Monday, March 23, 2009

"Growing Love" - A Work in Progress

I became a fan of Renee Phillips of Manhattan Arts after reading her article about Vanity Galleries in Art Calendar Magazine last year. As a result, I purchased two of her books, Presentation Power Tools for Fine Artists and Success Now! I have read both and find Renees' advice invaluable. I also subscribe to her newsletter and a couple of weeks ago, there was a Call for Artists for their juried online gallery called Celebrate HerStory 2009. I wanted to share this with all of you, as I hope you will consider entering your works too. As I read about Celebrate HerStory 2009, I knew I wanted to enter something and I had a vision of what I wanted to create.

So, here is the start of my work for this entry, which I think I will call "Growing Love". It symbolizes how our love grows during the course of our lives. The love we have for our parents, our husband/wife/significant other, our children (if we have them), our friends, our pets....well, you get the idea.

It seems that many of you enjoy seeing my work in progress and I thought I would continue with that for this piece.

The picture at the top of this post is how "Growing Love" looked after it was fused. It seems to me like this represents some of that earthy, organic look and feel my work tends to have. The straight lines sort of moved and became more wavy as the hearts fused into them. This is a bit of a fantasy of how hearts grow and what a plant or bouquet of them might look like.

This is a shot of the glass I choose, Bullseye of course, which for me has such wonderful color pallets. The top red/white streaky glass, is the one I have used for my Symbols of Love jewelry and it fuses to such a rich color. I also used white, another pink, and some pink streamers in clear.




Then its time to start cutting the strips. I decided to make them 3/8" and as so many of us love the tools of our respective trades, I couldn't resist showing my trusty Beetle Bits cutting system. A very handy tool for the glass artist. You can see how this cutting system lets me set up the width I want to cut. The yellow and orange guides to the right are positioned to hold the glass in place at the correct distance. The little 'beetle' cutting tool is at the bottom of this picture and it is set on the black guide, running a perfect score at the correct width.




The end result is an assortment of glass strips that I played with for a while until I got the color combination/layout that I wanted.







This shows all the colors arranged in a 9" square. Ultimately, I felt it was better to keep the background fairly ordered and clean to act as the proper stage for the 'heart shaped flowers'.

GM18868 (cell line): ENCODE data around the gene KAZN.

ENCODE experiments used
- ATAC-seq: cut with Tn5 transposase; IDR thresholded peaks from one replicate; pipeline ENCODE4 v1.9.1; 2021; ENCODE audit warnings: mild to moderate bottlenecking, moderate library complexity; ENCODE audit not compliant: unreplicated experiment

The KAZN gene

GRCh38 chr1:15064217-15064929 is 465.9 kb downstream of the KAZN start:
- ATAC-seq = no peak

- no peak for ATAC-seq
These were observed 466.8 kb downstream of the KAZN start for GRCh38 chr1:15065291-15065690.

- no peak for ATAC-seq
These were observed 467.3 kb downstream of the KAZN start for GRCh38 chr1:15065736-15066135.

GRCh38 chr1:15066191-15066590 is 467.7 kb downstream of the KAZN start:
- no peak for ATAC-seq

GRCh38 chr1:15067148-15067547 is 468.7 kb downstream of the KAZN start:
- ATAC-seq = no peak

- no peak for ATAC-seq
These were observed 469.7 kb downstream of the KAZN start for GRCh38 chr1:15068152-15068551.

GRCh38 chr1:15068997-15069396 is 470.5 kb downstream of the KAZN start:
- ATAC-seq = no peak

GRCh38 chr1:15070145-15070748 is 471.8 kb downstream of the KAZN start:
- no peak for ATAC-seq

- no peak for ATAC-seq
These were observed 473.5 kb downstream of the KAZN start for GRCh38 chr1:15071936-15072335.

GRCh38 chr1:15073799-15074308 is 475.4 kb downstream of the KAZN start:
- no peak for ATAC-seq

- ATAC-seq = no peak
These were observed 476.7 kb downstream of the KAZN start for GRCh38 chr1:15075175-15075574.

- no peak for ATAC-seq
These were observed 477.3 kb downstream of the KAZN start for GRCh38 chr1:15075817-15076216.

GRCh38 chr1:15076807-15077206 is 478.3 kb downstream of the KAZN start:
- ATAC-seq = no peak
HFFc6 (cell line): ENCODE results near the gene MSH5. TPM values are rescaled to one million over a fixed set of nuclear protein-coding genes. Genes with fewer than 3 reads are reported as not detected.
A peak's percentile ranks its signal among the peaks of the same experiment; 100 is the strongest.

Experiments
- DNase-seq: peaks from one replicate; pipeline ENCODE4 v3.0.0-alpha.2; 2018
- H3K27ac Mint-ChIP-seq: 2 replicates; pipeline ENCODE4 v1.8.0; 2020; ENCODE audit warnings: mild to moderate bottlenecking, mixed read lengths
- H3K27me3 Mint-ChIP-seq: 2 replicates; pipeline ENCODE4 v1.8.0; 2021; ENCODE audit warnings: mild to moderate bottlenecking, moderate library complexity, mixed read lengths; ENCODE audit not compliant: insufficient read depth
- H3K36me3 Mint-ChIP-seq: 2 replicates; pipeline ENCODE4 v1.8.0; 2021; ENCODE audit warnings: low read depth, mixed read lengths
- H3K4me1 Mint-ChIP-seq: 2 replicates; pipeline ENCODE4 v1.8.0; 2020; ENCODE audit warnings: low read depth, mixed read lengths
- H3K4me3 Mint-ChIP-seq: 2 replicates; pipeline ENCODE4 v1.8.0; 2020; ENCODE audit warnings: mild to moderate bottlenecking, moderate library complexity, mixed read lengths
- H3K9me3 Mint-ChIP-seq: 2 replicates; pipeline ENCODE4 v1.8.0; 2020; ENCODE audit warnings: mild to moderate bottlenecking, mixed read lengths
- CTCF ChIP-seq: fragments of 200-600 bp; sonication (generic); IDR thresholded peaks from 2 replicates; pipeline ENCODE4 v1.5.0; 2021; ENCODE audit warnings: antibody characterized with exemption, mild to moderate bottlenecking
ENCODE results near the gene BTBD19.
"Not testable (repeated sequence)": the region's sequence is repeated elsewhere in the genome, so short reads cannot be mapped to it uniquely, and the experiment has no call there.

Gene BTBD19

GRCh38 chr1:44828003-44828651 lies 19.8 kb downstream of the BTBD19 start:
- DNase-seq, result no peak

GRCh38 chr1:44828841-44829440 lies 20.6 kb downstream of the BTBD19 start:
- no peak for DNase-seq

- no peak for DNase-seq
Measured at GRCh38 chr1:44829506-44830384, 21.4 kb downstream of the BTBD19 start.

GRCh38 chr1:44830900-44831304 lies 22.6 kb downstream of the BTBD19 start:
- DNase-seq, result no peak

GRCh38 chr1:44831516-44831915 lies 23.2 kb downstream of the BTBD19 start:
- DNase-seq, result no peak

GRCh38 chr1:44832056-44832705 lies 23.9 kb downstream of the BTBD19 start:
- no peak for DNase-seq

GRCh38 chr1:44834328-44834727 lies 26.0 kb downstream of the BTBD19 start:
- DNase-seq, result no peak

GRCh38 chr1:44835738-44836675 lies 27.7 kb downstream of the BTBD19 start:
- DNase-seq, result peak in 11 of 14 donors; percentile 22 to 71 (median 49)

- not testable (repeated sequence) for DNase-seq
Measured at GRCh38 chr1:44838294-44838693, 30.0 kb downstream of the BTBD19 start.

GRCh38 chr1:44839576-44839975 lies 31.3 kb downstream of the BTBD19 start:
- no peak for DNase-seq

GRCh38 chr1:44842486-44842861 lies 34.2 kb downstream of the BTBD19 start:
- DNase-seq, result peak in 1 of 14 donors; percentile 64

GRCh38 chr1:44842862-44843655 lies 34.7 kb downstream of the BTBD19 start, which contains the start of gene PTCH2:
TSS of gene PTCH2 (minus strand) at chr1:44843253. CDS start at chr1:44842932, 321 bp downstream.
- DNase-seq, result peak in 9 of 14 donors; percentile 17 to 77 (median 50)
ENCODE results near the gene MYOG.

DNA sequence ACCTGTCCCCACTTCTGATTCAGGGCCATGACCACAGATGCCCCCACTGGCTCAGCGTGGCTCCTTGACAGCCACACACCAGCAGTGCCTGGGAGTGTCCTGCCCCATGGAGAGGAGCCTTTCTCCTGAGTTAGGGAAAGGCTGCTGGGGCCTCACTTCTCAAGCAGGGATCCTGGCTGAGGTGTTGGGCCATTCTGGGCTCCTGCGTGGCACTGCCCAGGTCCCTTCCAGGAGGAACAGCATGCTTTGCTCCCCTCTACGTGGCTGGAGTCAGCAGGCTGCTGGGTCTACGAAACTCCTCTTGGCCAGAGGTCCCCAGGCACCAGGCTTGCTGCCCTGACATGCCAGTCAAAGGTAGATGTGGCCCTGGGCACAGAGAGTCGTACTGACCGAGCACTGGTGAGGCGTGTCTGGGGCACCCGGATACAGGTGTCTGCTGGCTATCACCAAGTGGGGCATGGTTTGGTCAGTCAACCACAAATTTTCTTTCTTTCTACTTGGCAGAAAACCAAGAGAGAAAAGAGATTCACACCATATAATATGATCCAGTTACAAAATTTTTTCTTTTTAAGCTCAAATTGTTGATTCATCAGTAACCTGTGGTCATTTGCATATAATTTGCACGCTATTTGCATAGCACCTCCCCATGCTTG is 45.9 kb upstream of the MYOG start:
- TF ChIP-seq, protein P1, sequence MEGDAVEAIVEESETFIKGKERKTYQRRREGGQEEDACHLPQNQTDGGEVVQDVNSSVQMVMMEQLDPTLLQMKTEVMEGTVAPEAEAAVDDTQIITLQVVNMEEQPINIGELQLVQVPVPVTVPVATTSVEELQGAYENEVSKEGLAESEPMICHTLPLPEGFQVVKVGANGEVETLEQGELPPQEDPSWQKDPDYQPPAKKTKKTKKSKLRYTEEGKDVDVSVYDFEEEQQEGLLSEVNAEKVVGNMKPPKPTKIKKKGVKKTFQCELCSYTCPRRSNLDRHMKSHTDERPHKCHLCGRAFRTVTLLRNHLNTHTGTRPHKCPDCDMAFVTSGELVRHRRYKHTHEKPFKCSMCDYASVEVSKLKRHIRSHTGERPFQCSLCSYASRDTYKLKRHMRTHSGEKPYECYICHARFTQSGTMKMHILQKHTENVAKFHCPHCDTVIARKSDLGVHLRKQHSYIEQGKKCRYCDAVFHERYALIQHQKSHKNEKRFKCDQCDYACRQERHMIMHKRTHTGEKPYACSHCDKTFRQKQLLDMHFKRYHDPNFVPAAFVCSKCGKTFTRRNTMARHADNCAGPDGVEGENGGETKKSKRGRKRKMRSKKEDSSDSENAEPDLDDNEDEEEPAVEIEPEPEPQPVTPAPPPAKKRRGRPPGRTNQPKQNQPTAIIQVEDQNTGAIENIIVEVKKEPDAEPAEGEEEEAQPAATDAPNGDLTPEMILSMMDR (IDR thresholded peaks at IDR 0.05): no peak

Next I started working on the hearts. There are three hearts, but each is made up of 5 layers of glass, each layer/heart is just a little bit smaller than the one it sits on.









And then I placed the hearts on top of the glass strip base. At first I used the green stringers like plant stems starting at the bottom of the piece, but as I looked at it...I felt it should be a little more mystical. I changed it to have the green stringers coming from the top. Like someone was holding them and the heart bouquet was coming down from an imaginary sky.




Here is a side view showing the height of everything before the fusing took place.







And the last shot is a detail view of the 'flowers' after the fusing. I added one last stringer as the center of each flower.

On to the coldworking phase, which should be minimal for this piece. I will wait for my new machine to complete that aspect of the work.


Hope you enjoyed this work in progress. And I hope all of you consider a submission to Celebrate HerStory 2009. Oh yes, I hope my piece will be accepted...if not, I sure had fun creating it. :)

5 comments:

Hearttohearts said...

I love it!!! I love the colors. I realy like how the lines are wavy around the hearts

Tracey Clarke said...

Fascinating. This is really exciting to see come together and lovely to look at. I wish I could touch it.

Deborah Younglao, Silk Painter said...

Hi Kathleen, Thanks so much for the Lemonade Award!

I'm glad the lines got wavy, makes the piece much more organic - did you know they were going to do that? The stringers coming from the top were a great idea. Good luck with your entry!

Kathleen Krucoff said...

Hi Sophie - I'm glad you like the colors and wavy lines. Thanks.

Hey Tracey - as I was reading The Widening Stream I was reminded of how I felt, lost in the creative process of this piece.

Hi Deborah. You're welcome for the Lemonade Award. No, I wasn't completely sure that the lines would be quite that wavy. I thought there would be some movement as the flower hearts fused to the piece. It was a nice surprise when I opened the kiln. I do hope it is accepted into the show. Thanks.

Celeste Bergin said...

just beauuuutiful work! Very enjoyable to see the steps.